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Breastfeeding Success!! ~ Ginny's Story
by Ginny Cherry
It was a snowy Sunday in Texas when my water broke five weeks before my due date. Hubby and I were a bit surprised but headed for the hospital to wait for the arrival of our first child. After several hours of having induced labor, the decision was made to deliver the baby by caesarean section. The delivery went off without a hitch and nineteen minutes later, my beautiful daughter was born. She weighed 5 lbs. 13 ounces but the pediatrician wanted to get her weight up quickly so a diet of
formula every two hours was prescribed. I did not get to try to breastfeed my baby during our two day hospital stay.
My husband and I had taken breastfeeding classes so we thought we knew what we were doing. Once we were home, I attempted to breastfeed the baby. She didn't stay awake much, and I had trouble getting her to latch on. We really wanted to breastfeed so on Friday, the pediatrician recommending going without any formula and strictly breastfeeding. Needless to say, by Monday the baby had lost almost a pound. The only milk she got was what she managed to lick off of me.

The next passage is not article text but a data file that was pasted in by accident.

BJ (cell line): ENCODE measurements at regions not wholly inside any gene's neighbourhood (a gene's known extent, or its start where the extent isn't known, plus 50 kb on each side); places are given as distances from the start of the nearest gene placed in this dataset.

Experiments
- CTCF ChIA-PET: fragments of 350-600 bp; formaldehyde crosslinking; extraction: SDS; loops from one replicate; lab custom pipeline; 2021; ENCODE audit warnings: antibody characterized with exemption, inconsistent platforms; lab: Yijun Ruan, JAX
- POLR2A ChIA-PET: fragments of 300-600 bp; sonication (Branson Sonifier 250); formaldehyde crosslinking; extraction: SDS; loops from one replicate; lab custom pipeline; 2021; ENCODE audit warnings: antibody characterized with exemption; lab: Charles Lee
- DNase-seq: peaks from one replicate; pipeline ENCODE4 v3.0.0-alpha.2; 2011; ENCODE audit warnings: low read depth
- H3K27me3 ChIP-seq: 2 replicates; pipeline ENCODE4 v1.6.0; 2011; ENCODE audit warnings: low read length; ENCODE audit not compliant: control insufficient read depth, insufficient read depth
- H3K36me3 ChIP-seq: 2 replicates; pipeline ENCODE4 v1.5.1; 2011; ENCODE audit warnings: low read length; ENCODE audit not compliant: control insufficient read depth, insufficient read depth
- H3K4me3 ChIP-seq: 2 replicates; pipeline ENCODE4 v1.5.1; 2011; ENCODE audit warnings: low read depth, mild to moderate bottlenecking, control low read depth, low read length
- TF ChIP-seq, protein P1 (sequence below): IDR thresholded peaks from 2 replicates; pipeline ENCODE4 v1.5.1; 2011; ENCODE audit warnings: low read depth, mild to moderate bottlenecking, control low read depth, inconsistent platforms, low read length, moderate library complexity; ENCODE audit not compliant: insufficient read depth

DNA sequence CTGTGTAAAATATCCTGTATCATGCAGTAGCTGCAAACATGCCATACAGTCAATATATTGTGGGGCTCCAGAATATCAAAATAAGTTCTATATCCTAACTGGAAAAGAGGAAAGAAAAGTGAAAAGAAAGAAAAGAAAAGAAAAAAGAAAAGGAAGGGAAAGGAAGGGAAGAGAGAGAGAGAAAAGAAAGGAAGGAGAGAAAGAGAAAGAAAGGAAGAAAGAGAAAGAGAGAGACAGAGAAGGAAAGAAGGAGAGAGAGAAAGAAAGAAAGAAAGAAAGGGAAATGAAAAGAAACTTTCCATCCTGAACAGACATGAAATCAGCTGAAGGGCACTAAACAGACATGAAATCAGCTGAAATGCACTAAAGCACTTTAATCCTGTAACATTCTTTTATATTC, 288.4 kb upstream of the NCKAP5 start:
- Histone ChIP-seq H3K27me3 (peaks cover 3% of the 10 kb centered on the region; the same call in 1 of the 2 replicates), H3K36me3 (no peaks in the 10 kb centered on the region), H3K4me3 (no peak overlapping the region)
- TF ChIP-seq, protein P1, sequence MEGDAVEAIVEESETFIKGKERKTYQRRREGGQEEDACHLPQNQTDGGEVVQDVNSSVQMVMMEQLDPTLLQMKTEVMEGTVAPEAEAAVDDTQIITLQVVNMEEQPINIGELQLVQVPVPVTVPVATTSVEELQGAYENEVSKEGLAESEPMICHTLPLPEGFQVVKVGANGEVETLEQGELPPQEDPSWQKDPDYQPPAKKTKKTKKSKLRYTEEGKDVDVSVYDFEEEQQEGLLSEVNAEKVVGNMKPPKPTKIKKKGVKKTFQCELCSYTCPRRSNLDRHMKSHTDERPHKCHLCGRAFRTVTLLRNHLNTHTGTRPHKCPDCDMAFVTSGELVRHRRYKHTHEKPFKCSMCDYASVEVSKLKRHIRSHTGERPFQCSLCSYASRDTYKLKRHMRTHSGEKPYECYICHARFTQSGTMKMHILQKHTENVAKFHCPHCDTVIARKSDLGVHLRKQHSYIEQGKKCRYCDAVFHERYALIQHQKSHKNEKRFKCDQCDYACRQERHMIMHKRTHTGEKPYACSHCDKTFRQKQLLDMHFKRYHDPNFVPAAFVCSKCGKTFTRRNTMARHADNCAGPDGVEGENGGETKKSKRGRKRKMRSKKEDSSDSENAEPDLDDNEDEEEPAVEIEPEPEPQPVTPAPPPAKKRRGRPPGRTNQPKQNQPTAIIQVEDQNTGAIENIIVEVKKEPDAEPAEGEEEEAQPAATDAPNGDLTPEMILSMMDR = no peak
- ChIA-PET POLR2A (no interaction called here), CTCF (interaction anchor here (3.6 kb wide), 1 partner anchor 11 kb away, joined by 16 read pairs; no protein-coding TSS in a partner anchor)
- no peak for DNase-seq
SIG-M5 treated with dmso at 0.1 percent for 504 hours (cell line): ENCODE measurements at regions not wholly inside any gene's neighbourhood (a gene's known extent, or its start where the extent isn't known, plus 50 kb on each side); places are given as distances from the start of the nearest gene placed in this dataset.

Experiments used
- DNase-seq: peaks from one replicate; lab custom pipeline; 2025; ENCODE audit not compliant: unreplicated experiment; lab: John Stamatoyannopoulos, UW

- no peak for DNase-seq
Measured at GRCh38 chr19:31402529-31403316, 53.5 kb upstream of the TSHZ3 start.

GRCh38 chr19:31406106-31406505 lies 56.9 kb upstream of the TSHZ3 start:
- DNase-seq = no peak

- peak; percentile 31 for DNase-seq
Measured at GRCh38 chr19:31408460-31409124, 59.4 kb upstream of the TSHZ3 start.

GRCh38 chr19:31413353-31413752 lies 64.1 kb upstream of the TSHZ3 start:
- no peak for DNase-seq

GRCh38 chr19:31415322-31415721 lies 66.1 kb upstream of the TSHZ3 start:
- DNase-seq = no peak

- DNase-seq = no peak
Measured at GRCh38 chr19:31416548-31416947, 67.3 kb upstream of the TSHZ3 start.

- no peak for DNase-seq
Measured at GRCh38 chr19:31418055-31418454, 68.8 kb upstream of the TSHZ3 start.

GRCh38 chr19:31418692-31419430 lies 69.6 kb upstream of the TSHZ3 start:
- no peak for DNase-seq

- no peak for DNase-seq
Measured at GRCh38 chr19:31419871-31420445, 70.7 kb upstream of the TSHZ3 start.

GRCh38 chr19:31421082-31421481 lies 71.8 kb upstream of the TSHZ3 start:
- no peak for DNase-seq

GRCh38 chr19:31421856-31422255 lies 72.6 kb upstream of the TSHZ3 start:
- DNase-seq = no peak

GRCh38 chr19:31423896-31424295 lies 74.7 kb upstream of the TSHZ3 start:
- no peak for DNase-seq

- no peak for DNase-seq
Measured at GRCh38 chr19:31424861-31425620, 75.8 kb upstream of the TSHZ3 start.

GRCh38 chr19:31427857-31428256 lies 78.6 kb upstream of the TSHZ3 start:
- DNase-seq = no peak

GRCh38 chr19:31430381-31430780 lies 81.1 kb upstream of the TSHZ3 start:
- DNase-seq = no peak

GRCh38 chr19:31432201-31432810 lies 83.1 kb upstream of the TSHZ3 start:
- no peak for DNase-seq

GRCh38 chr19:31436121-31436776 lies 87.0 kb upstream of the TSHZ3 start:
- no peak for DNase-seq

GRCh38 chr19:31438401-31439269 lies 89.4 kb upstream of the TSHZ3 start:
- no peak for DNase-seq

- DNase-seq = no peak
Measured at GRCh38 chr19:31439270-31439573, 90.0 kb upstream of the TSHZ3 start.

Later that day we met with a lactation consultant. She came to our home and after talking with us and watching the baby, she diagnosed the problem. Our daughter didn't know how to suck properly. Since she was born early, she didn't have enough time to learn the technique in the womb. Over the next few weeks, we proceeded to teach the baby how to suck by finger feeding her. I expressed my milk, and my husband would feed her. We kept bottles and pacifiers out of sight. Before each feeding, I would attempt to latch her on. After fifteen minutes of trying, Dad took over. Some days we saw progress, other days we could
barely keep her awake to feed her at all.
After four weeks, I got a nipple shield which gave the baby a very large target. I used this for a week. Sometimes it worked great, other times I got her to latch without it. At week five, I stopped using it altogether. My daughter was sucking properly most of the time, and I could usually get her to latch on. By the time my father came to visit at week eight she and I were a breastfeeding team.
The lactation consultant says this is a situation she sees often. Babies born prematurely do not always have mature sucking skills. There were a lot of days I was ready to give up and pump exclusively but thanks to the help I received, I've been breastfeeding for over six